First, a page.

I really don’t know how Netflix disperses its promotional funds. It would seem that “Dark Crystal” merch should be everywhere right now – think endless partnerships with Coca Cola and Target. Alas, I assume these things are just saved for shows like “Stranger Things” Season 3 – which needed all the promo it could get.
Regrettably, two weeks since its release and here we are. “The Dark Crystal: Age of Resistance” must stand alone for itself. For this writer, it’s the only thing that has kept me paying $10.99 per month for the streaming service.
Visually, linguistically, musically – the 10-part series is a prequel to Jim Henson’s 1982 cult classic. Viewers who have yet to see the original won’t need to before watching, but will probably want to after. The original, when paired with the series, is a testament to the powers of the Henson crew. The prequel series sparkles a bit more in terms of incorporating CGI with mostly practical effects, namely puppets.
The ensemble cast is full of voices sword and sorcery fans may recognize from “Game of Thrones”. Lead role Rian is voiced by “Rocketman” star Taron Eggerton. Other voices include Sigourney Weaver, Andy Samberg, Keegan-Michael Key, and Awkwafina. But the real breakout star of the series is wide and dark-eyed Deet, voiced by Nathalie Emmanuel, who is known mostly for her work in the West End UK production of “The Lion King.”. Animal and nature lover Deet travails through the troubled darkening world with a positive resilience – she absolutely refuses to give in to despair or discrimination. Despite being from a tribe of gelflings shunned by all other clans, Deet makes her way through her mystical home, Thra tirelessly, most of the time triumphing with pure energy and enthusiasm. The other gelflings have to accept her, she’s that endearing.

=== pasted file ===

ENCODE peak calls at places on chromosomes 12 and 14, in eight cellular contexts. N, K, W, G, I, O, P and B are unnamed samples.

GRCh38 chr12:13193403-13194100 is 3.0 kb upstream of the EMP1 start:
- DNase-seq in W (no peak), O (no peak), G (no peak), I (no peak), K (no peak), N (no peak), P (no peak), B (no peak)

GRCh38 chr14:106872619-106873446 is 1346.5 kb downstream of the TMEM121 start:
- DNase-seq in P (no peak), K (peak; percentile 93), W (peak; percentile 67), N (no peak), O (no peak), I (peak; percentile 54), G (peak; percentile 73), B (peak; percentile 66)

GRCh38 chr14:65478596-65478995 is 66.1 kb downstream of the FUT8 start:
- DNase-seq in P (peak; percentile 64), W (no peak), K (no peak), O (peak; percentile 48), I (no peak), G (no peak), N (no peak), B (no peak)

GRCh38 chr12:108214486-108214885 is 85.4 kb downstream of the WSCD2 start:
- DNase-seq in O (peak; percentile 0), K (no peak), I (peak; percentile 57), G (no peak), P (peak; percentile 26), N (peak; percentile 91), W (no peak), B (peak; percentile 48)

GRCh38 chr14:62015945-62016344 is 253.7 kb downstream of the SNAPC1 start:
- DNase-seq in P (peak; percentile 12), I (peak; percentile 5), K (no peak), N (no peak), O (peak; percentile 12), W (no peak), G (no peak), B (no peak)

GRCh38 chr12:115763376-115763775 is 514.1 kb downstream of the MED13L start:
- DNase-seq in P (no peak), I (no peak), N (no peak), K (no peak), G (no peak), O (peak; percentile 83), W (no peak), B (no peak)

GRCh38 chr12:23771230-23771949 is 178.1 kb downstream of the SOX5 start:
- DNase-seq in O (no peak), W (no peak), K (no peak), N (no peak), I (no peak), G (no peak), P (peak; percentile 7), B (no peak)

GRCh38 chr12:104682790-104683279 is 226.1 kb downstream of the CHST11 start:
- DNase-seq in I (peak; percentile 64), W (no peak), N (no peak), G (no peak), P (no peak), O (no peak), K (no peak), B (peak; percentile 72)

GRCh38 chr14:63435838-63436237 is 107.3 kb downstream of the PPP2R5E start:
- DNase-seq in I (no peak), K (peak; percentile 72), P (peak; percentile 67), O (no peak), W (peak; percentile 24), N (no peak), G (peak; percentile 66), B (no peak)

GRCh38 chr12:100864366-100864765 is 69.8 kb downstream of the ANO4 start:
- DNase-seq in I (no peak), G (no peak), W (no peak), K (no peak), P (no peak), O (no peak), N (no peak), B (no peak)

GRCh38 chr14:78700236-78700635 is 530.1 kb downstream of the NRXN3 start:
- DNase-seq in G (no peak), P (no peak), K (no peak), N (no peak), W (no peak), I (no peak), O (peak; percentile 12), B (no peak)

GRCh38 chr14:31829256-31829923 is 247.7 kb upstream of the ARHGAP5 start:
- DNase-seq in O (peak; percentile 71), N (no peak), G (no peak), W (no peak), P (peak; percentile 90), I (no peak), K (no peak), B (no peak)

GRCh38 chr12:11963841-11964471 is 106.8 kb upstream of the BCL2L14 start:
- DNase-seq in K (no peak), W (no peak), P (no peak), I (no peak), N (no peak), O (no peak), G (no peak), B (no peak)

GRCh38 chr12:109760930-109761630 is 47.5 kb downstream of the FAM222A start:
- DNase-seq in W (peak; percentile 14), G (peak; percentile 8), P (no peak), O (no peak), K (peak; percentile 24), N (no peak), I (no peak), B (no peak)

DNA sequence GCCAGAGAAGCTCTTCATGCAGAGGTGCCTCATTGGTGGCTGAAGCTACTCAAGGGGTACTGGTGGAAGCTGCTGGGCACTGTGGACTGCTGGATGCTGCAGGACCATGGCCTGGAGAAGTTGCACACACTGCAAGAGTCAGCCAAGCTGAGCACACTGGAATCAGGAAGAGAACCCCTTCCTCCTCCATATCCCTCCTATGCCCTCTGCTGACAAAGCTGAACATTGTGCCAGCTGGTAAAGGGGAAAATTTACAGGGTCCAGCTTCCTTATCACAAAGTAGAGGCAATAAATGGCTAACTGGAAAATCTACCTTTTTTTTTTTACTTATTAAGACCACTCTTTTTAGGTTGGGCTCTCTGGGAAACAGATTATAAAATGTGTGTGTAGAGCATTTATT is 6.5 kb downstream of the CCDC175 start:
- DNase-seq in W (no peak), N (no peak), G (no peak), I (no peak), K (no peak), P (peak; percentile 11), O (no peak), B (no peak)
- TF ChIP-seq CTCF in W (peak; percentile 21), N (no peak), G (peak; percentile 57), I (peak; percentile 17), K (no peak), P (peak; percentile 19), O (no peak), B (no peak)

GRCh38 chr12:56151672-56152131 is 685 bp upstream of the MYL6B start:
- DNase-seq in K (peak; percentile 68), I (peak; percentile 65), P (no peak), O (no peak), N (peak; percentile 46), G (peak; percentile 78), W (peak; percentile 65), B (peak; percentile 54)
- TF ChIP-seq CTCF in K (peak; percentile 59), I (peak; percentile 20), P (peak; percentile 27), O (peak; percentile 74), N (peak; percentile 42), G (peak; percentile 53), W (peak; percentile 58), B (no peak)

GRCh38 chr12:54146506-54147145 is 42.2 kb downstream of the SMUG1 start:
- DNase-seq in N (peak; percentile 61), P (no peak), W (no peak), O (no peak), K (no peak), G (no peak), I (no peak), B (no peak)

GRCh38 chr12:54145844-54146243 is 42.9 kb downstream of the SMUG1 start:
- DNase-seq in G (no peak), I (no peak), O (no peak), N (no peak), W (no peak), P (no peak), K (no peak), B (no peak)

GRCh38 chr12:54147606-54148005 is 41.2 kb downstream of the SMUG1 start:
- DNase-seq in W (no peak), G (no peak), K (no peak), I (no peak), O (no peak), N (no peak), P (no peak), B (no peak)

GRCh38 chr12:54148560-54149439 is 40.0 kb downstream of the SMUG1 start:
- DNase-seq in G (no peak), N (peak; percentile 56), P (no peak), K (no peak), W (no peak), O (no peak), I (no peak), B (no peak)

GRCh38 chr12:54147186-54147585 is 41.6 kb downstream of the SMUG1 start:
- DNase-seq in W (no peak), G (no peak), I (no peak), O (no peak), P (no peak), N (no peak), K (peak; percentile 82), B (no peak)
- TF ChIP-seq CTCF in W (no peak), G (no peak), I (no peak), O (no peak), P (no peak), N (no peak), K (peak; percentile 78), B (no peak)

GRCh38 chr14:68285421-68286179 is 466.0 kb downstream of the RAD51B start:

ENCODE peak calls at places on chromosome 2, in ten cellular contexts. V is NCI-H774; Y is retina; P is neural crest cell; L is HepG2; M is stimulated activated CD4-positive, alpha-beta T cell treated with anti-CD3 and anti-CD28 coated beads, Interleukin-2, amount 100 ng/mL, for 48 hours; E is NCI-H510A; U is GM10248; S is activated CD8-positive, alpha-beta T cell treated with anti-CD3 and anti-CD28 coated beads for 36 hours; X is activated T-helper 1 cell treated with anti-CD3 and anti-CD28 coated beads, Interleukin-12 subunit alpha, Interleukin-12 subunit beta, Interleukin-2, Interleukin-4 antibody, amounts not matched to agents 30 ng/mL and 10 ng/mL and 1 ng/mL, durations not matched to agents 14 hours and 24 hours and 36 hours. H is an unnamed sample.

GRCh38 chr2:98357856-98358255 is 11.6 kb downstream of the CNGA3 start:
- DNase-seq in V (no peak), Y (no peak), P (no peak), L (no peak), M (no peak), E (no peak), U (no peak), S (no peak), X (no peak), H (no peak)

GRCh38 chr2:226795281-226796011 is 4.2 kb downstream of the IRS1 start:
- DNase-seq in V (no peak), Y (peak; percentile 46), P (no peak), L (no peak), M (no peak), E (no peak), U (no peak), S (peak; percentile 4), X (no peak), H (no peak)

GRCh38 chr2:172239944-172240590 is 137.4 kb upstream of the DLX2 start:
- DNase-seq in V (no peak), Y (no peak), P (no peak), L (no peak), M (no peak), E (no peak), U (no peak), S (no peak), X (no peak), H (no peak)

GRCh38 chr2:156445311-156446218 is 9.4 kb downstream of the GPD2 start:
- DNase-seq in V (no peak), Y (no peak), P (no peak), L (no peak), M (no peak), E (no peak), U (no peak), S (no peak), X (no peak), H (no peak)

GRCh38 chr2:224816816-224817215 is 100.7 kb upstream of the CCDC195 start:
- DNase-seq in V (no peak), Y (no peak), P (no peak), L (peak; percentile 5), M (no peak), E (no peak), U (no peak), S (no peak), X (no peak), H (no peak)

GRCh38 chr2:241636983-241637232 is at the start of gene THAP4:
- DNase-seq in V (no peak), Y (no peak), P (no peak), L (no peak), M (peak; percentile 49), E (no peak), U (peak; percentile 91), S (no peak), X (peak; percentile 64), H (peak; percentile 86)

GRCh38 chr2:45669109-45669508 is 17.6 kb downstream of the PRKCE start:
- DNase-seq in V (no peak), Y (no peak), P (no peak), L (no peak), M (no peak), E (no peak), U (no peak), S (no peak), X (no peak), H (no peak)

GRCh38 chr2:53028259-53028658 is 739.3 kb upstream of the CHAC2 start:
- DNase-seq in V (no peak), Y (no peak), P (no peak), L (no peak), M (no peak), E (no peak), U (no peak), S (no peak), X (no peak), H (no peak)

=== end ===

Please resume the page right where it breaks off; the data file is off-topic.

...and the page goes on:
The plot takes place in a land somewhere long ago and far away called Thra, where evil vulture-like creatures called Skeksis rule the roost and keep all things fluffy, innocent, and good under their thumbs. The mystical tale, full of mercurial creatures like the elfish gelflings, cuddly Fizzgigs (Pomeranian-like creatures with big mouths), and humble podlings is themed around resistance, something that is not lost on viewers in today’s political climate. We see in the production the strain of all good creatures doing their best to keep harmony. We even see some of the “good guys” confused along the way, and aligning with dark forces. Again, these plot points are not lost on anyone familiar with today’s political climate.
Of note, Deet has two fathers in a loving relationship. The Henson Workshop incorporates diversity and inclusion into the plot without so much as a beat. The fact that Deet has two fathers in a relationship in Thra is perfectly natural and raises not a single eyebrow.
If there is one thing “The Dark Crystal: Age of Resistance” gives us, it’s a means to escape. (And who won’t agree that in today’s super dark times a little escapism is a blessing?) Daniel Pemberton’s score alone is enough to immediately transport the audience to the psychedelic amethyst and fuchsia-tinged world of Thra but the visuals are nothing short of breathtaking. Notably, the Skeksis in the first episode are quite gruesome, even for fans of horror. But if the viewer sticks with it, bright characters like Deet, Brea (voiced by Anya Taylor-Joy) and Gurjin (Harris Dickinson) will light the way for them in dark places when it seems as though all other lights have gone out.
The biggest critique about “The Dark Crystal: Age of Resistance” is simply that you won’t want it to end.
Photo of original gelfling at Atlanta’s Center for Puppetry Arts, courtesy of alwright1